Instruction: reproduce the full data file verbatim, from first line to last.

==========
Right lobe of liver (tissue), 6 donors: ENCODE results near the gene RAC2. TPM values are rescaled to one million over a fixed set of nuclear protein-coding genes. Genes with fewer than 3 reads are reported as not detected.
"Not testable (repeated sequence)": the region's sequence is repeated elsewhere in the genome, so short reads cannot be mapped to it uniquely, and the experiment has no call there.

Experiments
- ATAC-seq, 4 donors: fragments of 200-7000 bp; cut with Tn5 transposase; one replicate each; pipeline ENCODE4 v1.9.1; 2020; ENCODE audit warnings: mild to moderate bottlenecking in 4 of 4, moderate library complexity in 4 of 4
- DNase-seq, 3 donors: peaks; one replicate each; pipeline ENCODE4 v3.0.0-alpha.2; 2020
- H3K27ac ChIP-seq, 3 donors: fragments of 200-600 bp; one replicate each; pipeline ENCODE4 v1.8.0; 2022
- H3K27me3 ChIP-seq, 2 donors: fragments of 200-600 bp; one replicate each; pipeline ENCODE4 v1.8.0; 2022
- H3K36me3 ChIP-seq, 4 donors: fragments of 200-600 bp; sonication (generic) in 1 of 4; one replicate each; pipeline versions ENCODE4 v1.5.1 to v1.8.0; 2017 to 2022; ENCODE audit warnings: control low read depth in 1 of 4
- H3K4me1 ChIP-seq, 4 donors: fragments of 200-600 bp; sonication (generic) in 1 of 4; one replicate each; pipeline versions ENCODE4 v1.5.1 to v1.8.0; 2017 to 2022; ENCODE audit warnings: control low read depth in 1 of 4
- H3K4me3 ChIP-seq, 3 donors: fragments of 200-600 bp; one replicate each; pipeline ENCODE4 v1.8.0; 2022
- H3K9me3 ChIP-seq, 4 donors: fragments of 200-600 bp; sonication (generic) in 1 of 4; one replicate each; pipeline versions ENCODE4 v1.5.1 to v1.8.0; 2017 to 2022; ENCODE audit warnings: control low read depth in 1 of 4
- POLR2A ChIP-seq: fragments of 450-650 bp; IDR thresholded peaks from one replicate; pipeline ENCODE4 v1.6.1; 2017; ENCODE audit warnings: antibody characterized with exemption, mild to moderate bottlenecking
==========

Right lobe of liver (tissue), 6 donors: ENCODE results near the gene RAC2. TPM values are rescaled to one million over a fixed set of nuclear protein-coding genes. Genes with fewer than 3 reads are reported as not detected.
"Not testable (repeated sequence)": the region's sequence is repeated elsewhere in the genome, so short reads cannot be mapped to it uniquely, and the experiment has no call there.

Experiments
- ATAC-seq, 4 donors: fragments of 200-7000 bp; cut with Tn5 transposase; one replicate each; pipeline ENCODE4 v1.9.1; 2020; ENCODE audit warnings: mild to moderate bottlenecking in 4 of 4, moderate library complexity in 4 of 4
- DNase-seq, 3 donors: peaks; one replicate each; pipeline ENCODE4 v3.0.0-alpha.2; 2020
- H3K27ac ChIP-seq, 3 donors: fragments of 200-600 bp; one replicate each; pipeline ENCODE4 v1.8.0; 2022
- H3K27me3 ChIP-seq, 2 donors: fragments of 200-600 bp; one replicate each; pipeline ENCODE4 v1.8.0; 2022
- H3K36me3 ChIP-seq, 4 donors: fragments of 200-600 bp; sonication (generic) in 1 of 4; one replicate each; pipeline versions ENCODE4 v1.5.1 to v1.8.0; 2017 to 2022; ENCODE audit warnings: control low read depth in 1 of 4
- H3K4me1 ChIP-seq, 4 donors: fragments of 200-600 bp; sonication (generic) in 1 of 4; one replicate each; pipeline versions ENCODE4 v1.5.1 to v1.8.0; 2017 to 2022; ENCODE audit warnings: control low read depth in 1 of 4
- H3K4me3 ChIP-seq, 3 donors: fragments of 200-600 bp; one replicate each; pipeline ENCODE4 v1.8.0; 2022
- H3K9me3 ChIP-seq, 4 donors: fragments of 200-600 bp; sonication (generic) in 1 of 4; one replicate each; pipeline versions ENCODE4 v1.5.1 to v1.8.0; 2017 to 2022; ENCODE audit warnings: control low read depth in 1 of 4
- POLR2A ChIP-seq: fragments of 450-650 bp; IDR thresholded peaks from one replicate; pipeline ENCODE4 v1.6.1; 2017; ENCODE audit warnings: antibody characterized with exemption, mild to moderate bottlenecking